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05/26/88 Continental Insurance v. Walsh Construction Company

May 26, 1988

CORPORATION, PLAINTIFF-APPELLANT

v.

WALSH CONSTRUCTION COMPANY OF ILLINOIS ET AL., DEFENDANTS-APPELLEES



APPELLATE COURT OF ILLINOIS, FIRST DISTRICT, FOURTH DIVISION

CONTINENTAL INSURANCE COMPANY, a/k/a The Continental

524 N.E.2d 1131, 171 Ill. App. 3d 135, 121 Ill. Dec. 83 1988.IL.836

Appeal from the Circuit Court of Cook County; the Hon. Alan E. Morrill, Judge, presiding.

APPELLATE Judges:

JUSTICE McMORROW delivered the opinion of the court. JIGANTI, P.J., and JOHNSON, J., concur.

DECISION OF THE COURT DELIVERED BY THE HONORABLE JUDGE MCMORROW

Plaintiff Continental Insurance Company filed suit for damages caused to its building allegedly resulting from negligent services provided by defendants in the engineering and construction of an underground sewer system for the Metropolitan Sanitary District of Greater Chicago (the District) adjacent to plaintiff's property. The trial court found that plaintiff's complaint, filed almost five years after the damage to its property occurred, was barred by a two-year statute of limitations for actions "against any person for an act or omission of such person in the design, planning, supervision, observation or management of construction, or construction of an improvement to real property." Ill. Rev. Stat. 1983, ch. 110, par. 13-214(a).

Plaintiff appeals, arguing that its cause of action is governed by the five-year limitation to recover damages for an injury to property (Ill. Rev. Stat. 1983, ch. 110, par. 13-205) rather than the two-year limitation period of section 13-214(a) of the Code of Civil Procedure (Ill. Rev. Stat. 1983, ch. 110, par. 13-214(a)). Plaintiff argues that since it filed suit within the five-year period, the action was timely filed and should not have been dismissed. Plaintiff urges that the two-year limitation in section 13-214(a) is not intended to be applicable to suits for damage to property of adjacent landowners and is inapplicable to this case because the work performed on the District's underground sewer system did not amount to an "improvement to real property." Plaintiff also asserts that the two-year statute of limitations is invalid because it violates the Illinois constitutional guarantee of equal protection and the right to a legal remedy for an injury to property.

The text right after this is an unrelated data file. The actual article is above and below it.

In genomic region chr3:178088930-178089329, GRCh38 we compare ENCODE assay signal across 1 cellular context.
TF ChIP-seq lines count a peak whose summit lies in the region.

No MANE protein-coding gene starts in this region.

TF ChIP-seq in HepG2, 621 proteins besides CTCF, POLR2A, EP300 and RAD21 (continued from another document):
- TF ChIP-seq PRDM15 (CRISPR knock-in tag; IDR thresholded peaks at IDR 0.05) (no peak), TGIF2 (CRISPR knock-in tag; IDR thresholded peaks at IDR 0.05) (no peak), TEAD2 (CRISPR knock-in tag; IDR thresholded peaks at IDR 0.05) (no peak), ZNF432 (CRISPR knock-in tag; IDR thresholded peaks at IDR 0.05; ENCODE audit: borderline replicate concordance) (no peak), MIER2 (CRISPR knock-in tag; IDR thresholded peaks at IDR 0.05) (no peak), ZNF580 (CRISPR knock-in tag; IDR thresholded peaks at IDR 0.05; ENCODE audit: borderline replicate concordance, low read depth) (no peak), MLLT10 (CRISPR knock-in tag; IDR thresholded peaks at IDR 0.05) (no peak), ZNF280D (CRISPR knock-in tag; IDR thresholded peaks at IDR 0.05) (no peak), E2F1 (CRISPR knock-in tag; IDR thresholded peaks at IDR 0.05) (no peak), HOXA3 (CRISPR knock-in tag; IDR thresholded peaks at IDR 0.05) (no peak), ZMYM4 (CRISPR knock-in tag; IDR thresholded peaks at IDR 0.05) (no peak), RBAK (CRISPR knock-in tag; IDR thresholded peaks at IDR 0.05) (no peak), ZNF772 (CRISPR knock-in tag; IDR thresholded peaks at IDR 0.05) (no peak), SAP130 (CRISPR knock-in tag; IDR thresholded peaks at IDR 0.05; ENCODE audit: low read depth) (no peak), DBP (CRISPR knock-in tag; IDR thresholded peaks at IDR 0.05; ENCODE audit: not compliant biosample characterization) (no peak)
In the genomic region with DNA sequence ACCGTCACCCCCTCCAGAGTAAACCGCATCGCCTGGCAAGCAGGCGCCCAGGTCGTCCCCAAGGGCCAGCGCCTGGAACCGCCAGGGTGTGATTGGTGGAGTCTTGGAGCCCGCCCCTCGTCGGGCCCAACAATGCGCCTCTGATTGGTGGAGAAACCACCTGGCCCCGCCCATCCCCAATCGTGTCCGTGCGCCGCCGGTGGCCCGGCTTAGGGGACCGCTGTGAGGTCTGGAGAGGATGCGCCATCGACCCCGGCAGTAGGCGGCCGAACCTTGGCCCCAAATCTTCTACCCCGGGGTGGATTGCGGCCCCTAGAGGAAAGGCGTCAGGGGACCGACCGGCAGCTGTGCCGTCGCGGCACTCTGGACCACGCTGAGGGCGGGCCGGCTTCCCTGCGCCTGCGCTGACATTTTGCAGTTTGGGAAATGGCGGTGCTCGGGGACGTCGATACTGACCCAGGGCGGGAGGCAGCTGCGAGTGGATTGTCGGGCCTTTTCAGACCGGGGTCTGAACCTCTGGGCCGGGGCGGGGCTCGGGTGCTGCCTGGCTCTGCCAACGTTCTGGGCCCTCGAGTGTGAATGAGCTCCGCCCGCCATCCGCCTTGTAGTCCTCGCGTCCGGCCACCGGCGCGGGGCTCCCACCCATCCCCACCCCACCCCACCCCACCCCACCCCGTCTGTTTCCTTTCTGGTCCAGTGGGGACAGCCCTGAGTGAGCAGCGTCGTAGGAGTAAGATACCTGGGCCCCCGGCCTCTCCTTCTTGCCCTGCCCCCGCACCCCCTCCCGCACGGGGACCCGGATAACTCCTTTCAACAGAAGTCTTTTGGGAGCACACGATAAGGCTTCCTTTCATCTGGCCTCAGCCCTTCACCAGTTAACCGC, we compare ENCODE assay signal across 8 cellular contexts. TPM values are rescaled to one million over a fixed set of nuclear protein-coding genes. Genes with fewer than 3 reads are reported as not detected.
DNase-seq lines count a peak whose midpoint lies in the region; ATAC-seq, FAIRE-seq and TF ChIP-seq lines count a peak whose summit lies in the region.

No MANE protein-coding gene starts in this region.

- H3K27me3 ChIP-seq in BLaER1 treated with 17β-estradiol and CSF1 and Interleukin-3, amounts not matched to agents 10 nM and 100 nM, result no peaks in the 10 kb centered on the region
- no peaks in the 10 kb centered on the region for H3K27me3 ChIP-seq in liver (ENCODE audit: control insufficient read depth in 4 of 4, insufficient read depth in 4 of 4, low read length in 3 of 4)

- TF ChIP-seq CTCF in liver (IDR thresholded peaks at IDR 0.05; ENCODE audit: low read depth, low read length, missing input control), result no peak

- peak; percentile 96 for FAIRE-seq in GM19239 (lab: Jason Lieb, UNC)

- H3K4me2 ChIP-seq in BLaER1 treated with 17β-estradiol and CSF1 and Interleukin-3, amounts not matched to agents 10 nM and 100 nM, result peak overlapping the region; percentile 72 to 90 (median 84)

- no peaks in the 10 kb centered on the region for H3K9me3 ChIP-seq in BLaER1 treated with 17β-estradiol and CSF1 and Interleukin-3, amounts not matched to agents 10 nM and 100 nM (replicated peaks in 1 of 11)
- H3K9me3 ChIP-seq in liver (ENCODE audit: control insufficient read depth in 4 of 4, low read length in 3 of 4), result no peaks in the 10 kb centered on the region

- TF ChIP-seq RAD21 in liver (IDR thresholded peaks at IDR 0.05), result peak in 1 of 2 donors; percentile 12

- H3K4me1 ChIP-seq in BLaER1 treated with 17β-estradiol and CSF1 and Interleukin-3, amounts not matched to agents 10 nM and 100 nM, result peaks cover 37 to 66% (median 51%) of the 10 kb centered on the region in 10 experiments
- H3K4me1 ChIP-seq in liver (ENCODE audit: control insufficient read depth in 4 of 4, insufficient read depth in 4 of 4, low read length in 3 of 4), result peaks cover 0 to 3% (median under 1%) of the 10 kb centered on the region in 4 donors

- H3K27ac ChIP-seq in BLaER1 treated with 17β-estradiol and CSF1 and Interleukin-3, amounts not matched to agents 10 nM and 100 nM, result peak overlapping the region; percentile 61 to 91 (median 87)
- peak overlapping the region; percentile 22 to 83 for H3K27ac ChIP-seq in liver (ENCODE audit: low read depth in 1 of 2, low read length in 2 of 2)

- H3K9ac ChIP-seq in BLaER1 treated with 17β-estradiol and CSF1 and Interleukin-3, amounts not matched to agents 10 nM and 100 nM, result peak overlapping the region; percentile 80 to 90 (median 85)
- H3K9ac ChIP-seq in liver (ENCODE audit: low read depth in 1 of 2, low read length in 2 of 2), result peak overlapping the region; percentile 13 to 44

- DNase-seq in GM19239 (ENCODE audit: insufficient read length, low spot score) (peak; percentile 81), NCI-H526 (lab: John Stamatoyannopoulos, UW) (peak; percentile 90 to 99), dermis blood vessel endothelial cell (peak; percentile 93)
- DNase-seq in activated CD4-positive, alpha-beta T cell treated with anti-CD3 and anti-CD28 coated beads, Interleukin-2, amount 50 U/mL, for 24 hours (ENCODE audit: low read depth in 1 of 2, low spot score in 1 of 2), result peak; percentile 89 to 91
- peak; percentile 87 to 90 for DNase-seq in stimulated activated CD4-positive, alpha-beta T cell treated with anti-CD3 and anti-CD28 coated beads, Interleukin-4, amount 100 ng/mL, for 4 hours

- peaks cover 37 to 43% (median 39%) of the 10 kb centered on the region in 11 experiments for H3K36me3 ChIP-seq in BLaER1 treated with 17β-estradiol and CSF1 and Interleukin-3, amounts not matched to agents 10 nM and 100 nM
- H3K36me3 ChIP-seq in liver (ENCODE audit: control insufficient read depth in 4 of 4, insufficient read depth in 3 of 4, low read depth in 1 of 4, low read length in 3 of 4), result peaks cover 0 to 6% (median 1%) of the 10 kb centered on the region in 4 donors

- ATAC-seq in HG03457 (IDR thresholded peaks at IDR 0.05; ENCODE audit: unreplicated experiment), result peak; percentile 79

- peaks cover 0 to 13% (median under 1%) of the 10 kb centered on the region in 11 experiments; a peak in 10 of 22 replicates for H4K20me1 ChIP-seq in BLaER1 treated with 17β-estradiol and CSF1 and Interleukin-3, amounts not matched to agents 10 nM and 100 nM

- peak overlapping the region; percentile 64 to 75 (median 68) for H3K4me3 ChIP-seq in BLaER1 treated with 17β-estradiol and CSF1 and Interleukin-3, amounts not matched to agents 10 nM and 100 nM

We hold that section 13 -- 214(a) governs plaintiff's cause of action and suffers no constitutional infirmity and therefore affirm the trial court's finding that the action is barred by the two-year statute of limitations.

Background

In 1979, the District undertook to build the "Tunnel and Reservoir Plan, Main Stream Tunnel System" (the Deep Tunnel project) to catch combined-sewer overflows which had been running into rivers and flooding homes in the Chicago metropolitan area. Defendants provided engineering and construction services for certain parts of the Deep Tunnel project. During excavation and construction, the electrical vault on plaintiff's property shifted, pulled away from plaintiff's building, and caused plaintiff to suffer an electrical power loss for 17 days beginning on or about November 30, 1979.

Almost five years later, on November 20, 1984, plaintiff filed suit alleging, inter alia, that the defendants' negligence in providing construction and engineering services for the Deep Tunnel project caused the plaintiff's power loss and resulting interruption of plaintiff's business. Certain defendants, appellees here, motioned for summary judgment (Ill. Rev. Stat. 1983, ch. 110, par. 2-1005) on the ground that plaintiff's suit was barred by the two-year limitation period for actions "against any person for an act or omission of such person in the design, planning, supervision, observation or management of construction, or construction of an improvement to real property." (Ill. Rev. Stat. 1983, ch. 110, par. 13-214(a).) Another defendant, also appellee here, relied upon this statute of limitations defense as ground to dismiss the complaint. Ill. Rev. Stat. 1983, ch. 110, par. 2-619.

Following briefing and argument, the trial court allowed the defendants' motions and found no just reason to delay enforcement of or appeal from its ruling. It later denied ...


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